The idea that people only use 10% of their brains has been circulating in public awareness for a long time. But how true is this claim? And why is the spread of this belief dangerous?
Many of us have heard the conviction that we only utilize 10% of our brain’s daily activities, leaving the rest somehow inactive. It’s as if our brain is just waiting for us to tap into its hidden potential. However, let’s clarify that this notion is incorrect and has always been. Despite several scientists pointing this out over the years, it’s actually a myth.
The persistence of this myth highlights the pitfalls of drawing conclusions from outdated research. Various brain functions fully utilize the brain, but the 10% utilization is an overestimation. Due to its resource-demanding nature, the brain can only activate about 3% of its capacity at any given moment. This myth also provides room for pseudoscientific claims to thrive, as those who propagate it exploit the misconception. Behind the belief lie unsubstantiated statements that hinder the accurate understanding and application of neuroscience.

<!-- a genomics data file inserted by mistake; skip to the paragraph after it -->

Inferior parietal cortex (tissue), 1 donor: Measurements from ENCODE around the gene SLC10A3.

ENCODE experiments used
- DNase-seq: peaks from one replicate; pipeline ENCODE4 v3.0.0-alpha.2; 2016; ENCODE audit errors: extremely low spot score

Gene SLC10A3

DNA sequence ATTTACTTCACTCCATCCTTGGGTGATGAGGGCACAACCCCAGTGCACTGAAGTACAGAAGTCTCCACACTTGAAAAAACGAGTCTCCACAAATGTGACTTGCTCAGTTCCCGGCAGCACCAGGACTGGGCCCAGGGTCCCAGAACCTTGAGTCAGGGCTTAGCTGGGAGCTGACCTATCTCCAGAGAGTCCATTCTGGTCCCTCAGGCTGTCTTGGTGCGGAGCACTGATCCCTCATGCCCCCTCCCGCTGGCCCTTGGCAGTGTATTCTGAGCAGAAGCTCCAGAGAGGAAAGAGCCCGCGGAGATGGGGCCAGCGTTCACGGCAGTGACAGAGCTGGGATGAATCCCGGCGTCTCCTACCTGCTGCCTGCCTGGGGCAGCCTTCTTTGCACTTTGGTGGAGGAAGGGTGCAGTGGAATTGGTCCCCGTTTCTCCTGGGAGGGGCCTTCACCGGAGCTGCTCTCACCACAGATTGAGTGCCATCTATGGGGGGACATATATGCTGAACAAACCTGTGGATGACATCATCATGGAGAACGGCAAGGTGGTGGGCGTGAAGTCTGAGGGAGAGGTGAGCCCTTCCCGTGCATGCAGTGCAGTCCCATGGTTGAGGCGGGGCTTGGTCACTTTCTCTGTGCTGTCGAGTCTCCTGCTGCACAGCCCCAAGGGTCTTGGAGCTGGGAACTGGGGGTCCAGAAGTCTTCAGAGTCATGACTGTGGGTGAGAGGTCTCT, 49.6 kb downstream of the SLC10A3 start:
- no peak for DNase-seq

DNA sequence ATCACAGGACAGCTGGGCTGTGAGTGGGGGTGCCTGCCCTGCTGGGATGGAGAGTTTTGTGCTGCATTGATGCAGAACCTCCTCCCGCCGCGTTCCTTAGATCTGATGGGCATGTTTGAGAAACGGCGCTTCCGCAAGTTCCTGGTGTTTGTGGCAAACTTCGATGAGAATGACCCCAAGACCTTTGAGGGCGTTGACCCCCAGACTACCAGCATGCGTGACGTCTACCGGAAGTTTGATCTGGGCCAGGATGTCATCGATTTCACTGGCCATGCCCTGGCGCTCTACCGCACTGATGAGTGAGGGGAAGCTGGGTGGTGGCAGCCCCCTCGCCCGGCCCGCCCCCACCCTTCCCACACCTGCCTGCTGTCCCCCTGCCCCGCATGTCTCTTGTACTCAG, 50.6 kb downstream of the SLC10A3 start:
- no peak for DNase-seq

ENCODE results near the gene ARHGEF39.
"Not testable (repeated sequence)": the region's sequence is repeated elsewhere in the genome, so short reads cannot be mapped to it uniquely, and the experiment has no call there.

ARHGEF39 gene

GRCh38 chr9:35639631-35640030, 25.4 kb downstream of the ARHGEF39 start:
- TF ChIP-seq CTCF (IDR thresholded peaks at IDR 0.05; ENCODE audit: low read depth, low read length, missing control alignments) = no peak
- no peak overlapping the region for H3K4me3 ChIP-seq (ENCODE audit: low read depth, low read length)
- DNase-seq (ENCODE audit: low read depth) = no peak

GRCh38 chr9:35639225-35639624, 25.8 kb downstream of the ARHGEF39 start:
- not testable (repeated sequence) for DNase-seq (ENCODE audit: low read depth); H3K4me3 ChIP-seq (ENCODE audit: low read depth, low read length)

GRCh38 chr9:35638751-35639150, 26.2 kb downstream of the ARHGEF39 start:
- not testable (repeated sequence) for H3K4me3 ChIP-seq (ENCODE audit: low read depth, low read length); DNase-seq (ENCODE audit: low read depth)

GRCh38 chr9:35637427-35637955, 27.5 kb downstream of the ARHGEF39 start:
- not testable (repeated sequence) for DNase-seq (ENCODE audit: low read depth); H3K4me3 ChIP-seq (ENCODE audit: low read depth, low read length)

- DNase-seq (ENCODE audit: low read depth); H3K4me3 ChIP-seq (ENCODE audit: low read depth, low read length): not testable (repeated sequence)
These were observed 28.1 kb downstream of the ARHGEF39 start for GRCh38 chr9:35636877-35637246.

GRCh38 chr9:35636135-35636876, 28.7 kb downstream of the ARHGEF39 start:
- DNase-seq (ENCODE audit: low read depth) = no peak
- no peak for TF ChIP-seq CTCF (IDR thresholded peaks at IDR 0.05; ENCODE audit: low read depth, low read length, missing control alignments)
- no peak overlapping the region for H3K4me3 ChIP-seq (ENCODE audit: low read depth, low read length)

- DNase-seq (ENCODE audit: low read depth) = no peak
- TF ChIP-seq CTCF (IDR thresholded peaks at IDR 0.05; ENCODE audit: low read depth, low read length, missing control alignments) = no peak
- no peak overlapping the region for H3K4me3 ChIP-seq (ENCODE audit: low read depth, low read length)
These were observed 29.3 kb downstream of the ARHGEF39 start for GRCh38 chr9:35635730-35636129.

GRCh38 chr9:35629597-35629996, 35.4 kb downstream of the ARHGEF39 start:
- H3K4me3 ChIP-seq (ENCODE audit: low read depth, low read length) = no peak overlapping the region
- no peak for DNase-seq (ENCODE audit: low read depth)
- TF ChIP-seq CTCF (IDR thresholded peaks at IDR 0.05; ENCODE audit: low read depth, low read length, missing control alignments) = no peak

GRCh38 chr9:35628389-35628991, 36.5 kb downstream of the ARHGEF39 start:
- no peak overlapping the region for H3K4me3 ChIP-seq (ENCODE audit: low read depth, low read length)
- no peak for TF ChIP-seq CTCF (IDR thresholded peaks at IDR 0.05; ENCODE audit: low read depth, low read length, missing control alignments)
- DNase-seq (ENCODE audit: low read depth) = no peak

The origin of the myth remains unclear; some attribute it to early brain staining methods that highlighted only a small percentage of neurons. Another possible origin is the misunderstanding that neurons make up only 10% of brain cells, with the rest being glial cells. However, research has shown that these assertions overly simplify matters.
One thing we can state for sure is that this misconception has been around for over a century. It might have even been echoed in the 19th century. Based on this, we can say that this neurological myth has been spreading for more than a hundred years, and it persists in our modern culture.
This myth also highlights how inadvisable it is to draw conclusions based on very old research. No matter how educated, competent, and intelligent the 19th-century scientists were, they didn’t have access to the tools available today.
It’s important to note that the brain is an extremely resource-demanding and dense organ, which means there isn’t much room for vital blood vessels. Some studies suggest that this limits our ability to immediately redirect essential resources from one part of the brain to another. As a result, we can only activate, or “use,” about 3% of our brain at once.
Furthermore, the brain is an energy-intensive organ. It makes up just 2% of our body weight, but it consumes about 20% of our body’s energy simply by being active.
It’s similar to having a busy restaurant with 100 tables but only three waitstaff. The restaurant is fully utilized or utilizable, but only three tables can be attended to simultaneously.
So, with myths like this one, it’s better to view them with a critical eye.